• Delete a single system from an action chain by clicking the delete system link.

  • Delete the complete action chain with the delete action chain link in the top-left corner.

  • Change an action chain label by clicking it.

  • Schedule an action chain for execution on a certain date by clicking the Save and Schedule button.

Note
Note: Unsaved Changes

If you leave the page without clicking either Save or Save and Schedule all unsaved changes will be discarded. In this case, a confirmation dialog will pop up.

Currently you cannot add an action to an action chain from the Edit section of the action chain details page. When a Chain is scheduled, the actions it contains will be displayed under Schedule on the appropriate pages: Pending Actions, Failed Actions, or Completed Actions depending on the status. If one action fails on a system no other actions from the same chain will be executed on that systems. Because of technical limitations it is not possible to reuse Action Chains.

15.6 Actions List

On each action page, each row in the list represents a single scheduled event or action that might affect multiple systems and involve various packages. The list contains several columns of information:

  • Filter by Action — Enter a term to filter the listed actions or use the check boxes in this column to select actions. Then either add them to your selection list or archive them by clicking Archive Actions . If you archive a pending action, it is not canceled, but the action item moves from the Pending Actions list to the Archived Actions list.

  • Action — Type of action to perform such as Patches or Package Install. Clicking an action name shows its Action Details page. Refer to Section 15.7, “Action Details” for more information.

  • Scheduled Time — The earliest day and time the action will be performed.

  • Succeeded — Number of systems on which this action was successfully carried out.

  • Failed — Number of systems on which this action has been tried and failed.

  • In Progress — Number of systems on which this action is taking place.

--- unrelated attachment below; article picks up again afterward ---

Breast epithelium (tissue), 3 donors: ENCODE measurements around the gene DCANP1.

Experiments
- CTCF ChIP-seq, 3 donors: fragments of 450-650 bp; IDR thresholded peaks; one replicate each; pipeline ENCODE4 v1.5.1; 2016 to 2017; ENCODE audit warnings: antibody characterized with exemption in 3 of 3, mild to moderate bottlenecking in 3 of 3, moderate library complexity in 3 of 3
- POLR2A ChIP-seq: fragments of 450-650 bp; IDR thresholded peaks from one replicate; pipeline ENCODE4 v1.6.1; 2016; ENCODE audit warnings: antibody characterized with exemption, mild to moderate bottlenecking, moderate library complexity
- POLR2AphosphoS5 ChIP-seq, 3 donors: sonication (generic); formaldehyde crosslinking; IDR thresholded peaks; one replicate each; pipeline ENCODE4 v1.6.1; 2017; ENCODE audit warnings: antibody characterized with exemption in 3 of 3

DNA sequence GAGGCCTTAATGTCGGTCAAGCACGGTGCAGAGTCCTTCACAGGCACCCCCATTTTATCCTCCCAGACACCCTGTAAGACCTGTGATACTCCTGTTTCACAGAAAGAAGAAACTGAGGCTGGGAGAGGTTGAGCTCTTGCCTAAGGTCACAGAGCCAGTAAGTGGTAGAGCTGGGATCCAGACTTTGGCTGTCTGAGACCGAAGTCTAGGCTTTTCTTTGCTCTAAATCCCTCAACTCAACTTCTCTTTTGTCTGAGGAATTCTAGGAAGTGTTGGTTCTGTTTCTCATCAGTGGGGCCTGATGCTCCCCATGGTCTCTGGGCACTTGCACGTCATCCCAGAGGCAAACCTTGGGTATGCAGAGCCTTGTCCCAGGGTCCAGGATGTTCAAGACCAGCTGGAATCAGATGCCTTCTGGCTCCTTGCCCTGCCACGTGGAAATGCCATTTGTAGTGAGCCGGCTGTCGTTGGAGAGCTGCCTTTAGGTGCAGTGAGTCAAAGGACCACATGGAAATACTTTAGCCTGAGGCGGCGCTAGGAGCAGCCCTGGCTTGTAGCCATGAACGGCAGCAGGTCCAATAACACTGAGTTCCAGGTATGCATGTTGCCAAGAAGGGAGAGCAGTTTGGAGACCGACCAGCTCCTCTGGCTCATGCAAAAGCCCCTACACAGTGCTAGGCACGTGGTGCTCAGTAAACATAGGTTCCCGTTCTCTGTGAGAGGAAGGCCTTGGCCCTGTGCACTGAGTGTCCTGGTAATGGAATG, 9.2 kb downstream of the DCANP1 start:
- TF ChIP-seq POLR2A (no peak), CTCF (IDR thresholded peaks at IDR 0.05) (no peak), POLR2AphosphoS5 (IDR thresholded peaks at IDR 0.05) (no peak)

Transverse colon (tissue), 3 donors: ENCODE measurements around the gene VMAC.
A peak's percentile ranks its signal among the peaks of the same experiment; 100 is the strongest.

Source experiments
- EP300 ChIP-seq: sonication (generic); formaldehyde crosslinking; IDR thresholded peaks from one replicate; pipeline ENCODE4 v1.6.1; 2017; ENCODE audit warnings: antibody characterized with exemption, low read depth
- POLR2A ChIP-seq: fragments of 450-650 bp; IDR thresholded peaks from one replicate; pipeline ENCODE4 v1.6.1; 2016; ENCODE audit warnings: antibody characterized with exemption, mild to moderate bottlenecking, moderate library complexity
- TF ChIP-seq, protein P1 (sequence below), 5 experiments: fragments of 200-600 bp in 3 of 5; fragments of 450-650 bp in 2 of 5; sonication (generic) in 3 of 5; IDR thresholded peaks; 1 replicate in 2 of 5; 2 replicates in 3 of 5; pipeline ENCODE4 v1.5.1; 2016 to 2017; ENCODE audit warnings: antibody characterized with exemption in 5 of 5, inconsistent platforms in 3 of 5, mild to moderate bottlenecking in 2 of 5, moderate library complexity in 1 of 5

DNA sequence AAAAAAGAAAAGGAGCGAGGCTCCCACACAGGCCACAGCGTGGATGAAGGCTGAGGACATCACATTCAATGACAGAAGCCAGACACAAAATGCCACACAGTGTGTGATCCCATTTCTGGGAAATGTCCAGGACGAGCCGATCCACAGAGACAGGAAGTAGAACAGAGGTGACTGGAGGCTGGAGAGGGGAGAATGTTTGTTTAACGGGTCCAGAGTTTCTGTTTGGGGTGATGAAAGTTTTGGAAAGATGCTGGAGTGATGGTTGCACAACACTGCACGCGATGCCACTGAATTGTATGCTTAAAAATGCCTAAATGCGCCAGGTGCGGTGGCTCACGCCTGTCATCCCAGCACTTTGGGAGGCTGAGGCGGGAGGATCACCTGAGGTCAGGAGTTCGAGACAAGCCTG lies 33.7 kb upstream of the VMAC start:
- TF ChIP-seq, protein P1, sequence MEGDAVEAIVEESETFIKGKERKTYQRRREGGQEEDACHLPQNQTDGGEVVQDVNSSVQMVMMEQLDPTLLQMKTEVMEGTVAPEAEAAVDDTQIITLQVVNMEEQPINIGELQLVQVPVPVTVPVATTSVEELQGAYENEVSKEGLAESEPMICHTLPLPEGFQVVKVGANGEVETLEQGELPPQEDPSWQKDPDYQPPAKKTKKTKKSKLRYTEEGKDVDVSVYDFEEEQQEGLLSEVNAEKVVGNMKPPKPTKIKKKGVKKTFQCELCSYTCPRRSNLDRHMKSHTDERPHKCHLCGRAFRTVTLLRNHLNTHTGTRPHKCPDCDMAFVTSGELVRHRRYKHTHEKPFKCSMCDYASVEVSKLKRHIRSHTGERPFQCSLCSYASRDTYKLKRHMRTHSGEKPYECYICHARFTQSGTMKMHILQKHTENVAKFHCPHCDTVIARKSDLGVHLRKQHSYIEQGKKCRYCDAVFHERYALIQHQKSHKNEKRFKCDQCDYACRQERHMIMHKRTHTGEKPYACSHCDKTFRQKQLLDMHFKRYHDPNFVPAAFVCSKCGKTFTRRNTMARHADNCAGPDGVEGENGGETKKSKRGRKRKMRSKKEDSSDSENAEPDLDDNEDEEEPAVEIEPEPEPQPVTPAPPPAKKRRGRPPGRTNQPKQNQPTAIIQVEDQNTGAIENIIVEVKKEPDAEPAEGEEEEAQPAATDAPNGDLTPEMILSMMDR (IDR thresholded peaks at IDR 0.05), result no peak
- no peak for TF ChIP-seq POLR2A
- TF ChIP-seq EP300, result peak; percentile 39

• Total — Total number of systems on which this action has been scheduled.

15.7 Action Details

If you click the name of an action, the Action Details page appears. This page is split into the following tabs.

15.7.1 Action Details › Details

General information about the action. This is the first tab you see when you click an action. It displays the action type, scheduling administrator, earliest execution, and notes.

Note
Note: Patch Advisory

Clicking the Patch Advisory takes you to the Patch Details page. The Patch Advisory appears only if the action is a patch. Refer to Section 10.2.2, “Patch Details”. for more information.

15.7.2 Action Details › Completed Systems

List of systems on which the action has been successfully performed. Clicking a system name displays its System Details page. Refer to Section 7.3, “System Details”. for more information.

15.7.3 Action Details › In Progress Systems

List of systems on which the action is now being carried out. To cancel an action, select the system by marking the appropriate check box and click the Unschedule Action button. Clicking a system name shows its System Details page. Refer to Section 7.3, “System Details”. for more information.

15.7.4 Action Details › Failed Systems

List of systems on which the action has failed. It can be rescheduled here. Clicking a system name takes you to its System Details page. Refer to Section 7.3, “System Details”. for more information.

15.7.5 Action Details › Package List

List of packages are associated with this action. The tab appears only if the action is package related (installation, removal, etc.).

16 Users

Only SUSE Manager administrators can see Main Menu › Users. With Users you can grant and edit permissions for those who administer your system groups. Click a user name in the Main Menu › Users › User List › Active to modify the user.

To add new users to your organization, click the Create User link on the top right corner of the page. On the Create User page, fill in the required values for the new user.

Once all fields are completed, click the Create Login button. SUSE Manager now sends an e-mail to the specified address and takes you back to the Main Menu › Users › User List › Active page. If you want to set permissions and options for the new user, click the name in the list. The User Details page for this user provides several tabs of options.

Refer to Section 16.1.4, “User Details for detailed descriptions of each tab.

16.1 User List

The User List provides three views:

  • Active user list

  • Deactivated user list

  • List all users

16.1.1 Main Menu › Users › User List › Active